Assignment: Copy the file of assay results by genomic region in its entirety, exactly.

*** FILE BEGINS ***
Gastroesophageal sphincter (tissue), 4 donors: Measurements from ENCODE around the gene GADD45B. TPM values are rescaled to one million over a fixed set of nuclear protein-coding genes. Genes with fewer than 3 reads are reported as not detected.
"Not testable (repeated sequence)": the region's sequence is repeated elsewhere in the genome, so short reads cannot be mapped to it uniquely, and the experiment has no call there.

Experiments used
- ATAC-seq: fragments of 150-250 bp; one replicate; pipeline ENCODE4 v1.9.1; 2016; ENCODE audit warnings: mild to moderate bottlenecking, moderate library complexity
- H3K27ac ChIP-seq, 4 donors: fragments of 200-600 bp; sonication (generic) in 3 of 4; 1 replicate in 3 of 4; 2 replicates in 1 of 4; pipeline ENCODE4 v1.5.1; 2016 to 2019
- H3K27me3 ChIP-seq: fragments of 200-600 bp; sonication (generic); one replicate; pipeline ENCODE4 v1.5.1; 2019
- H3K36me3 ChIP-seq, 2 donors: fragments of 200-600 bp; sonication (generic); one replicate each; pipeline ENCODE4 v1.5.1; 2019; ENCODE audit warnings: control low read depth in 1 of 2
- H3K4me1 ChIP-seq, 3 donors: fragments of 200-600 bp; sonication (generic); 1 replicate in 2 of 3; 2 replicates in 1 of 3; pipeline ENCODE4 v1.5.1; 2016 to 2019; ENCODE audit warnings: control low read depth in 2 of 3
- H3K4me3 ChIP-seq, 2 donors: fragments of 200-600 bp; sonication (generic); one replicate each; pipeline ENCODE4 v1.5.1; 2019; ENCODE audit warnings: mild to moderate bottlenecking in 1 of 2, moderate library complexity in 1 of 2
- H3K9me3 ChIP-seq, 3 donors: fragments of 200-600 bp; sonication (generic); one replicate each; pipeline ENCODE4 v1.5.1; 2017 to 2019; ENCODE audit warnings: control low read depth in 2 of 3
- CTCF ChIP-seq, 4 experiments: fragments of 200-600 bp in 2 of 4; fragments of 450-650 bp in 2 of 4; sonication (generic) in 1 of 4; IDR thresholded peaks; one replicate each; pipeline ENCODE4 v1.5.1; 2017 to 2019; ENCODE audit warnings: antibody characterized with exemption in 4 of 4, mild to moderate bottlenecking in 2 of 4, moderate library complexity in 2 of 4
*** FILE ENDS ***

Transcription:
Gastroesophageal sphincter (tissue), 4 donors: Measurements from ENCODE around the gene GADD45B. TPM values are rescaled to one million over a fixed set of nuclear protein-coding genes. Genes with fewer than 3 reads are reported as not detected.
"Not testable (repeated sequence)": the region's sequence is repeated elsewhere in the genome, so short reads cannot be mapped to it uniquely, and the experiment has no call there.

Experiments used
- ATAC-seq: fragments of 150-250 bp; one replicate; pipeline ENCODE4 v1.9.1; 2016; ENCODE audit warnings: mild to moderate bottlenecking, moderate library complexity
- H3K27ac ChIP-seq, 4 donors: fragments of 200-600 bp; sonication (generic) in 3 of 4; 1 replicate in 3 of 4; 2 replicates in 1 of 4; pipeline ENCODE4 v1.5.1; 2016 to 2019
- H3K27me3 ChIP-seq: fragments of 200-600 bp; sonication (generic); one replicate; pipeline ENCODE4 v1.5.1; 2019
- H3K36me3 ChIP-seq, 2 donors: fragments of 200-600 bp; sonication (generic); one replicate each; pipeline ENCODE4 v1.5.1; 2019; ENCODE audit warnings: control low read depth in 1 of 2
- H3K4me1 ChIP-seq, 3 donors: fragments of 200-600 bp; sonication (generic); 1 replicate in 2 of 3; 2 replicates in 1 of 3; pipeline ENCODE4 v1.5.1; 2016 to 2019; ENCODE audit warnings: control low read depth in 2 of 3
- H3K4me3 ChIP-seq, 2 donors: fragments of 200-600 bp; sonication (generic); one replicate each; pipeline ENCODE4 v1.5.1; 2019; ENCODE audit warnings: mild to moderate bottlenecking in 1 of 2, moderate library complexity in 1 of 2
- H3K9me3 ChIP-seq, 3 donors: fragments of 200-600 bp; sonication (generic); one replicate each; pipeline ENCODE4 v1.5.1; 2017 to 2019; ENCODE audit warnings: control low read depth in 2 of 3
- CTCF ChIP-seq, 4 experiments: fragments of 200-600 bp in 2 of 4; fragments of 450-650 bp in 2 of 4; sonication (generic) in 1 of 4; IDR thresholded peaks; one replicate each; pipeline ENCODE4 v1.5.1; 2017 to 2019; ENCODE audit warnings: antibody characterized with exemption in 4 of 4, mild to moderate bottlenecking in 2 of 4, moderate library complexity in 2 of 4